There’s a catch 22 here: either most of your league will slow play quarterback, and a good one will be cheap enough to make streaming unattractive, or your league will start picking good backups in the 7th/8th and the waiver wire won’t be robust enough to support streaming. Yes, you can make streaming work (heck I won the rotoworld dynasty title last year with RG3/Fitzpatrick/Austin Davis), so break ties against quarterback and don’t fear being on the wrong side of runs if a desired RB/WR/TE target is still there, but don’t go into your draft with a “Don’t take any quarterback in the first 12-15 rounds” edict.

Backup QB

I am comfortable going into the season with no backup quarterback and using the waiver wire when I need to cover a bye or make an “oh #%$” plan until I can make a trade to cover my QB1 being lost for a long period or the season. That is, with a few exceptions (unless you’re in a short bench league where the waiver wire is always rich with starters):

Carson Palmer or Sam Bradford as QB1: The most likely top 15 quarterbacks to miss time this year. I would take one of the last from the Dalton/Cutler/Kaepernick/Bridgewater to play some matchups and have some security. If you get shut out of that tier, draft Fitzpatrick, Griffin, Flacco or Alex Smith and hope they hit. Be ready to cycle through waiver wire options to improve your QB2 if they don’t. Don’t feel like you MUST take a QB2 if you start with Palmer/Bradford, but know that it might be advisable.

Thin waiver wire leagues: This is pretty simple. If almost every starter gets drafted in your league - for instance Blake Bortles and Derek Carr get drafted - you might want to take a backup from those mentioned above. I hate having a roster spot tied up on a backup quarterback all season and try to avoid it so I can use that spot to try to hit on a waiver wire pickup, but we also have to be realistic and not leave our season open to failure if our QB1 goes down.


I generally go RB1 in the first round because the proposition of taking running backs gets less attractive the deeper you go in your draft.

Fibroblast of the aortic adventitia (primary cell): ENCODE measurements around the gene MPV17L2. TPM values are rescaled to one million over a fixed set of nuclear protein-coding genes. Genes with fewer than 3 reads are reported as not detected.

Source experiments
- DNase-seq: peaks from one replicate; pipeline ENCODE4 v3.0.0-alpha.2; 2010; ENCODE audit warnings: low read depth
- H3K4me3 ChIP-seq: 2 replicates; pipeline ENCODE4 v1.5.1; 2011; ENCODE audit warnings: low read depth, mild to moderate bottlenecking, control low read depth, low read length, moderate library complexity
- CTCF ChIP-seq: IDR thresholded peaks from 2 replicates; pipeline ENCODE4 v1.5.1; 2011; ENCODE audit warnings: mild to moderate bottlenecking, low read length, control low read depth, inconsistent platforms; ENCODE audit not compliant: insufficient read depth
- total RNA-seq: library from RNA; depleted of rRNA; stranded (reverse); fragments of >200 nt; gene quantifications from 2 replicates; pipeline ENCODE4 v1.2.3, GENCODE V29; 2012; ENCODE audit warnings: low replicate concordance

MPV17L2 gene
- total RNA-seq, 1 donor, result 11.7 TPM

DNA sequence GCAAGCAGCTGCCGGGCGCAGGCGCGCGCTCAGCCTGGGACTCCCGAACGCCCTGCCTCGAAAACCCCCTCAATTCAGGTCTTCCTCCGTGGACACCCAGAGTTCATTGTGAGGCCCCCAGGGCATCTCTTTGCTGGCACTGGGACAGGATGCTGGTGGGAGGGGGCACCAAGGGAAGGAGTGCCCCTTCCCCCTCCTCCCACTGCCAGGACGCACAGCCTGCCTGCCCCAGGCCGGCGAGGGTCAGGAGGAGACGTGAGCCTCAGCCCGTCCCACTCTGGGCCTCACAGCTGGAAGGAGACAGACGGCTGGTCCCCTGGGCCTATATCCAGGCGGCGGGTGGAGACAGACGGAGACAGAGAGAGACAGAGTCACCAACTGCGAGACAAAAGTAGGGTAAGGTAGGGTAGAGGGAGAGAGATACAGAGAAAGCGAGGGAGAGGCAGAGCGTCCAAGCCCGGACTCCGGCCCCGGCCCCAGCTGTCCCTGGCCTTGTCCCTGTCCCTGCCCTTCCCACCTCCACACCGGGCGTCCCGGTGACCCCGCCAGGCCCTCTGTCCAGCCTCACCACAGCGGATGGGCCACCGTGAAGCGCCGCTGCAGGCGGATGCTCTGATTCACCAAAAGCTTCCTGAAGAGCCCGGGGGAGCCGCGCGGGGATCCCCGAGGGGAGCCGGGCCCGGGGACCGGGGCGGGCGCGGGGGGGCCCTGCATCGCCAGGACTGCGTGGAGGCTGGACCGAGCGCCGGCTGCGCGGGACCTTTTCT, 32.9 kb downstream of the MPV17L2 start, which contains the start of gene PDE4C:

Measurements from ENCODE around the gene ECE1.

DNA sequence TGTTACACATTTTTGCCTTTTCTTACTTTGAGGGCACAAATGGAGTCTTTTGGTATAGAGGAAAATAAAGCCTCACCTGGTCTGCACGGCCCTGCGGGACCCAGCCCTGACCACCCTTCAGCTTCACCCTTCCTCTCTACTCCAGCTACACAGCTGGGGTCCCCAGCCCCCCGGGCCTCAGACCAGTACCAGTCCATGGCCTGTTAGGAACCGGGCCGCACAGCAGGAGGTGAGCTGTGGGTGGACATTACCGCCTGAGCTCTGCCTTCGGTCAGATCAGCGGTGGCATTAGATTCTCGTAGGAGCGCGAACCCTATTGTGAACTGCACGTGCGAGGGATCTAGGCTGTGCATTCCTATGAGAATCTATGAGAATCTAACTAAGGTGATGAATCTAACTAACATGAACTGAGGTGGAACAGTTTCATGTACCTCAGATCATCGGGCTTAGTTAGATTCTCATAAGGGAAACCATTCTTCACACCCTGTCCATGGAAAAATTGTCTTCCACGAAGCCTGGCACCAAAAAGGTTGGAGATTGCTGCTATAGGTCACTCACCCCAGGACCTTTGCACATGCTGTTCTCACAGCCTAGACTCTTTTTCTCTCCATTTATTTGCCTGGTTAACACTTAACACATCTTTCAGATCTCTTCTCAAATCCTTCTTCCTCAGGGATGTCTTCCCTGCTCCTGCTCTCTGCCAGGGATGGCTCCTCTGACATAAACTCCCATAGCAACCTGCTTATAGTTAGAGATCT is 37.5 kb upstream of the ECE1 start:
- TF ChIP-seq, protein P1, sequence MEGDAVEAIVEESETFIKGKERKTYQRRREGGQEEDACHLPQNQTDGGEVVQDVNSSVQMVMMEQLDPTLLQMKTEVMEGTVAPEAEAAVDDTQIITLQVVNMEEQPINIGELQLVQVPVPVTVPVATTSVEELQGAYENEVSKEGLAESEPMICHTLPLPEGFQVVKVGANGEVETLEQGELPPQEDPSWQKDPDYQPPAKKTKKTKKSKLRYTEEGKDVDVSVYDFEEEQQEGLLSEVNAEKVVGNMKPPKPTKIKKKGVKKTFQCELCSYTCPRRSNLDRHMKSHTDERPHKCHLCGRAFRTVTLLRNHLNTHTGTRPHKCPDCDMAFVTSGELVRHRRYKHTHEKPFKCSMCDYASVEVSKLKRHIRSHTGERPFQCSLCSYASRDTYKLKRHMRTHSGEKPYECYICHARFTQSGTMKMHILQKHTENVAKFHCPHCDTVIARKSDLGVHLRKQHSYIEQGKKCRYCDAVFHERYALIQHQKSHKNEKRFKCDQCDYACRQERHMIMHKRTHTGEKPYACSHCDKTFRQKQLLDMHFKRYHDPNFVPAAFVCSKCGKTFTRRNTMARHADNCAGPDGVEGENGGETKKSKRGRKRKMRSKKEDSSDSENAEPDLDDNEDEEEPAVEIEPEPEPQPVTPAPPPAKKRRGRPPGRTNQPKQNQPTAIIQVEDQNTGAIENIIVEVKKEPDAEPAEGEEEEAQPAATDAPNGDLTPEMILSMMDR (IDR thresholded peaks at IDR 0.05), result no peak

LeVeon Bell, PIT
Adrian Peterson, MIN
Jamaal Charles, KC

Eddie Lacy, GB
Marshawn Lynch, SEA
C.J. Anderson, DEN
Matt Forte, CHI

If you’re drafting in the late first, chances are you will see a wide receiver just as good as the one you are passing on for your RB1 at your early second round pick. If you are flirting with a WR/WR (or Gronk/Luck or one of them with a WR) start, I get it, just know that you might see all of your running back targets dry up before your third round pick. You might end up in Upside Down/Do The Opposite/Zero RB strategy land without intending to be there at the outset of your draft. Get familiar with this strategy in case you are pushed to it.

The main advantage of getting your RB1 in tow early is that you can go RB2BC and really not sweat the position for 4-5 more rounds if you want. I like the idea of counting on myself to find a running back diamond in the rough, but finding two is a tall order with this strategy becoming more popular by the year.

Taking Gronkowski, an uberstud WR like Brown or Jones, or Luck in a QB-heavy scoring system makes sense with an early pick this year, too. Running back is deep enough that you can probably still get a low RB1 around the 2-3 turn.


Frank Gore, IND

Lamar Miller, MIA

Mark Ingram, NO
Justin Forsett, BAL
Andre Ellington, ARI

You can easily double up here and get a low RB1 as your RB2, giving you a very solid RB duo despite skipping the position in the first round. You might have to pass on some nice wide receivers to do that (Hilton, Cobb, Evans, Hopkins), so I won’t talk you out of wide receiver in the third. I will try to talk you out of passing on running back with your first three picks. Note: Ellington is often falling to the fifth round or later, so you might want to chance him falling to the 4/5 turn, but I have him here value-wise.


Every draft strategy works if you pick the right players. It’s not necessarily a losing strategy to avoid running back early by design. Just know that with information quality and dissemination getting better and the popularity of this strategy continuing to trend up, snagging your desired targets later and getting values off of the waiver wire will be more difficult. I would imagine that we’ll have a “stick it to the teams that didn’t take a back early with this pre-emptive pickup” designation in our waiver wire show this year. Again, Matt Waldman does a great job covering the strategy he called “Upside Down Drafting” (we should also credit Paul Charchian with creating “Do The Opposite” drafting at least ten years ago).

Just know that if it doesn’t include Arian Foster, you’re doing it wrong.